2:21:47 Utah Valley Marathon
1:05:40 Top of Utah Half Marathon
15:04 Draper Days 5K

Training regimen/schedule (weekly mileage, types of workouts, when you fit it in):
My two training mottos are “Miles make champions” and “The secret is... there is no secret.” No
matter how talented you are, the aerobic engine is where it all starts. I have been averaging 115
miles per week for the past 10 months, with over a third of them in the 130-140 mile range. I run
7 days a week, with double sessions 5-6 days a week. I cannot stress enough that the single
most important change I have made in my training is to SLOW DOWN. I run the majority of my
weekly mileage at a very relaxed, easy effort. You wouldn’t believe how much of my running is
7:30 pace. I am able to get in the high volume without beating myself into the ground. Running
too fast on easy days was the mistake I made for 8 straight years after high school. Having the
confidence to run slower in training has helped me get a lot faster.

During a typical week, I’ll usually do 2 workouts and a 20+ mile long run. I touch all the systems
in my workouts; sessions are everything from 400m reps on the track to 13 mile tempo runs. My
long runs are usually progressive, where I’ll pick the effort for the last 4-5 miles, or simply run
the last mile of the long run at 5K effort. I try to never “leave my workouts on the track,” as its
better to leave something left in the tank and save it for the next harder session. It takes a lot
patience and self-confidence to not try and prove yourself in workouts. In the past I ran too hard
in workouts and couldn’t consistently get to the starting line healthy.

During a race week, I’ll usually just do one shorter, faster workout early in the week, some 150m
or 200m reps on Thursday to keep the legs feeling sharp, then race on Saturday and do an
easy long run on Sunday.

There’s nothing fancy about my training; the key is consistency. I’m self-coached; over the years
I’ve been a sponge and listened to all sorts of ideas on training, filtered out the junk, and now I
feel like I have a solid grasp on what works for me.

I do a lot of “run commuting.” I stash extra food and clothes in my office at the Huntsman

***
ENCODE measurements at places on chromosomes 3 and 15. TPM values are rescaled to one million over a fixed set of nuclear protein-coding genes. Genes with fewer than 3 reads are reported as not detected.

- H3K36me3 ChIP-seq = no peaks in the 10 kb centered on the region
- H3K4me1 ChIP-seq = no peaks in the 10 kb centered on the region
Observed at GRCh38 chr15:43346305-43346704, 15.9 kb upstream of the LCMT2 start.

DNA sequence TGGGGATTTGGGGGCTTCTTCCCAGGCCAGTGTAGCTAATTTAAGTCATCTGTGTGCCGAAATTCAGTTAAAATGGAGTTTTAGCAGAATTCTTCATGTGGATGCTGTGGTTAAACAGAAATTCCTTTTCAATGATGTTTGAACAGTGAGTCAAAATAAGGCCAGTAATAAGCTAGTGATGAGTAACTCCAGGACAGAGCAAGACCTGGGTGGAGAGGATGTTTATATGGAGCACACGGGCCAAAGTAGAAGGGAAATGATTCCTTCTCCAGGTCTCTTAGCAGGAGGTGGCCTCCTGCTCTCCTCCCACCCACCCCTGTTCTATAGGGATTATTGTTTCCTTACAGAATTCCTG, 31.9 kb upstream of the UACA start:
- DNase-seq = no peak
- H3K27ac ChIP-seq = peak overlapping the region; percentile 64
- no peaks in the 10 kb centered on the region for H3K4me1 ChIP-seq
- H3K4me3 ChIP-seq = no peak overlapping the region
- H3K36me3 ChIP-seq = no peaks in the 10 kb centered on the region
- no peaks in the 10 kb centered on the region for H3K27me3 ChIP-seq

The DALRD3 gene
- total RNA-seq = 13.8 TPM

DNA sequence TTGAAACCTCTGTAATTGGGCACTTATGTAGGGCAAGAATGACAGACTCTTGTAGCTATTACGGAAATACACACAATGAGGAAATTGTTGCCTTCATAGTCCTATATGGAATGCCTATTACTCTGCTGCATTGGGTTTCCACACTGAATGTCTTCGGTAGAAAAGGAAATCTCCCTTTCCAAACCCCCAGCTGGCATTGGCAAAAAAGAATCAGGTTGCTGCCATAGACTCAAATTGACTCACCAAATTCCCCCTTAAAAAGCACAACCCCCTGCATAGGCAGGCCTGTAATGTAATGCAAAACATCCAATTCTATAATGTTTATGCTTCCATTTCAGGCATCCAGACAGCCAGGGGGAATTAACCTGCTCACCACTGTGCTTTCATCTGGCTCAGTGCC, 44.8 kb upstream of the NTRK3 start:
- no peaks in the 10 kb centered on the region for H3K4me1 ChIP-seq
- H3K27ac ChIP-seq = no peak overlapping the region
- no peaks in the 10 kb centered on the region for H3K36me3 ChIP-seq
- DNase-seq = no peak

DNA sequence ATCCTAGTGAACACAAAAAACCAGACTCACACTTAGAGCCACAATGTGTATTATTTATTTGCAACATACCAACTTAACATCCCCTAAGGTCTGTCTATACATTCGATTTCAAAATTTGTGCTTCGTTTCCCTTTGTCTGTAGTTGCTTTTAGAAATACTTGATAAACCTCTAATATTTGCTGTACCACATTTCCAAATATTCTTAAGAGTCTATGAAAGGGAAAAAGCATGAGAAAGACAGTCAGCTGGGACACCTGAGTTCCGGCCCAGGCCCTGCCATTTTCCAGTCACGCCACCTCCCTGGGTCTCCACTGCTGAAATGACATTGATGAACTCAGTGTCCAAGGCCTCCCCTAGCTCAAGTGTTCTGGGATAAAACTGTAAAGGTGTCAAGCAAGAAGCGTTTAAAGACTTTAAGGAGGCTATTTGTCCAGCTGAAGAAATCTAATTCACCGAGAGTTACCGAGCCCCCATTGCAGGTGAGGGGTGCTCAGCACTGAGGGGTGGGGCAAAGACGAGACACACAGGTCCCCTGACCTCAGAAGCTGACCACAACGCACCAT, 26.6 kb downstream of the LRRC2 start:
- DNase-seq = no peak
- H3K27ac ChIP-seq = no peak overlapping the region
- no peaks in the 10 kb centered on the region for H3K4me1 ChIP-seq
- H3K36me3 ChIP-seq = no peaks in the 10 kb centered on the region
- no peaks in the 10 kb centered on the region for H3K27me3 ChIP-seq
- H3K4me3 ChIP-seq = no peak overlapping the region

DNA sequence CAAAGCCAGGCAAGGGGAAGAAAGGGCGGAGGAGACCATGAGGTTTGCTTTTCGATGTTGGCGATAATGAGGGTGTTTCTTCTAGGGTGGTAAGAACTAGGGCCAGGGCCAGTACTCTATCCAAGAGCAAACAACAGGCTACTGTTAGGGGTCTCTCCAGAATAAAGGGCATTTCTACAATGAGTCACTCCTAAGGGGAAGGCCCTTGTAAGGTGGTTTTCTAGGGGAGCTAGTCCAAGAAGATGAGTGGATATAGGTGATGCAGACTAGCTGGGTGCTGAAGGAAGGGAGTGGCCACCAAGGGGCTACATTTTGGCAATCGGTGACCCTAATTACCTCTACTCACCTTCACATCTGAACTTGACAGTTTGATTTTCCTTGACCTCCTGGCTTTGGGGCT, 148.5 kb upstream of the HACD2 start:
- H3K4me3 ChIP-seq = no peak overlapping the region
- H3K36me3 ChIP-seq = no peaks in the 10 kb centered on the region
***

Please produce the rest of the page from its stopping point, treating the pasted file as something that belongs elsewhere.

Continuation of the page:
Cancer Institute (where I work as a Clinical Research Coordinator), and then I’ll run to work in
the mornings and back home in the evenings on my recovery days. It guarantees me at least
15 miles of running roundtrip, and saves me valuable time since I’m never stuck in traffic (not to
mention gas money!).

I’ve taken recovery a lot more seriously this year than in the past. Ice, self-massage, foam
rolling, and plenty of sleep (I rarely stay awake past 9pm) have been instrumental in allowing
me to handle the high training colume. Wearing compression socks while sitting at my desk
during the day also keeps my legs feeling a lot better for my afternoon run.

Over the winter months, I focused on getting the miles in and didn’t worry much about harder
workouts. I spent every weekend backcountry skiing (after running in the mornings, of course),
which I believe is the best cross training for running. You get all of the cardiovascular benefits
of working hard on uphills, but with none of the pounding on the joints. The endless, untouched,
knee deep powder descents are a major advantage of living in the Wasatch! Andrea and I
averaged about 8,000-10,000 vertical feet of climbing every weekend on our AT skis, so we
were constantly getting a huge aerobic stimulus.

My daily training log is posted at http://jkrong.fastrunningblog.com. I also post
race recaps and reports of other outdoor adventures at my personal blog, http://

Favorite place to run:
The Jeremy Ranch Road near Park City is my favorite spot for long runs. Nothing builds
strength like a dirt road with rolling hills at 6000 feet elevation. In Salt Lake City, Wasatch Blvd
is an underrated place to run. On winter mornings, its high enough that you can stay above the
worst of the inversion. I also enjoy running up and down Emigration Canyon. Outside of Utah,
my favorite area is the Sierra Nevada mountains, especially the trails in Mammoth Lakes, CA.

Favorite pre-race meal and post-race drink:
I always eat ice cream the night before a race (and every other night). I’m lucky that my body